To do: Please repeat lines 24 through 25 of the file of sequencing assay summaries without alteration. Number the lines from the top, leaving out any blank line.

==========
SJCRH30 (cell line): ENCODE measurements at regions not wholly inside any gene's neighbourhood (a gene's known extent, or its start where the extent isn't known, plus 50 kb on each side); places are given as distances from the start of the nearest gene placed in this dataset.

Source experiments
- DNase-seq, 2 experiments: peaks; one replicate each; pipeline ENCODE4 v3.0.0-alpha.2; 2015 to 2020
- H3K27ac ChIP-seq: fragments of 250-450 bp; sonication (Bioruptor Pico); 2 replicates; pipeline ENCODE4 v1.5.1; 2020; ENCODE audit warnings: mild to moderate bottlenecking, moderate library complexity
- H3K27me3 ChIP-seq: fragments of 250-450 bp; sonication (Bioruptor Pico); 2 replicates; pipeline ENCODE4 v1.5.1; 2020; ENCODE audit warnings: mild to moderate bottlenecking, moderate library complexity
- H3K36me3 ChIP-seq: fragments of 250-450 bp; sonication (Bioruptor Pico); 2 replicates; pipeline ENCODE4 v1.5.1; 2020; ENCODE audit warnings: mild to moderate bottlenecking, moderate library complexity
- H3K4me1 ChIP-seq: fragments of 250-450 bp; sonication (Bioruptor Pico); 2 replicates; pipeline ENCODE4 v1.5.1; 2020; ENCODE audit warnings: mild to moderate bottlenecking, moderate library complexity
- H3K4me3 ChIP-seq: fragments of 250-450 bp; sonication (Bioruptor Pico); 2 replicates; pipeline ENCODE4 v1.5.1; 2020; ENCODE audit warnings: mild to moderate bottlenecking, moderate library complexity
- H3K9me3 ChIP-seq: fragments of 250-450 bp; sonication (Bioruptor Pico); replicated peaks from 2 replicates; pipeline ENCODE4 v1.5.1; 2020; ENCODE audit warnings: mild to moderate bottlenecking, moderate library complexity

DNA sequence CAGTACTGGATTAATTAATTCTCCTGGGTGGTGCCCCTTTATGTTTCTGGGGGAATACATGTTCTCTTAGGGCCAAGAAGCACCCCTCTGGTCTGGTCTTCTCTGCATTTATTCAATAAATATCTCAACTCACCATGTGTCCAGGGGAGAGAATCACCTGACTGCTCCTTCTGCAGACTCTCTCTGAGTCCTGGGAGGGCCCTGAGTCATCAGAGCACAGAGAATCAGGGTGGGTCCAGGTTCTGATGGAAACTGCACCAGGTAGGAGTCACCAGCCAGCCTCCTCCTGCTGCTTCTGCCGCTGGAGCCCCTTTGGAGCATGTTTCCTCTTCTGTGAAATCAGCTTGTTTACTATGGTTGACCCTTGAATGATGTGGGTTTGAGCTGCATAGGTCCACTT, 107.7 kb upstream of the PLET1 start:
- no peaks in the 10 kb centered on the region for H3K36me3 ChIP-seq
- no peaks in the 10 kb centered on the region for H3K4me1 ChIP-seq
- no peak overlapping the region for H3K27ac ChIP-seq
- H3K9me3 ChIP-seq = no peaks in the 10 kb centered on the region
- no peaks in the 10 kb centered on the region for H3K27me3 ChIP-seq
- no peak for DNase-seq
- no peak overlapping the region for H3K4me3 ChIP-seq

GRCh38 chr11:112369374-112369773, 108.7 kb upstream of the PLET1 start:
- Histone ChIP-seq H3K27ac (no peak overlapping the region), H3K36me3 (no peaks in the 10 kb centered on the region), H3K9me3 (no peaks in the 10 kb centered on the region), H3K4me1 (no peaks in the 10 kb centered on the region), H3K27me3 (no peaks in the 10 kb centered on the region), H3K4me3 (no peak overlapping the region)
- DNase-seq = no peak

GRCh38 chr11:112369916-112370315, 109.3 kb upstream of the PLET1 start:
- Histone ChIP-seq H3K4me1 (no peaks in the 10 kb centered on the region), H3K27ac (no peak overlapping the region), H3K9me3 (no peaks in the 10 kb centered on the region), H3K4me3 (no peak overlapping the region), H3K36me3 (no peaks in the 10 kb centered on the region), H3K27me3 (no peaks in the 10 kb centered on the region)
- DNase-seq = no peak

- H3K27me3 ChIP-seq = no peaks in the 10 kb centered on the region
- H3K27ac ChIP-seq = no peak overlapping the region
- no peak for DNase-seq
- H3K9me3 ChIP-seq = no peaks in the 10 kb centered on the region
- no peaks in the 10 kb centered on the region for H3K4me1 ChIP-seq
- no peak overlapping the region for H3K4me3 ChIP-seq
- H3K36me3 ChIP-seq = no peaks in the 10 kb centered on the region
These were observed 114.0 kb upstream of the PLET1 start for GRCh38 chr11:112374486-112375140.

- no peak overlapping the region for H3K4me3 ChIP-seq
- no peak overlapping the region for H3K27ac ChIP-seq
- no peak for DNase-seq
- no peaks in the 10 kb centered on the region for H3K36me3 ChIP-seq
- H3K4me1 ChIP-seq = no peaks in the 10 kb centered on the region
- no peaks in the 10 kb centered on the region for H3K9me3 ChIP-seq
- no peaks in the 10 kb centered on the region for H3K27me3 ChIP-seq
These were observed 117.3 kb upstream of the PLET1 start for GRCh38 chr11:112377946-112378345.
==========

- H3K27me3 ChIP-seq = no peaks in the 10 kb centered on the region
- H3K27ac ChIP-seq = no peak overlapping the region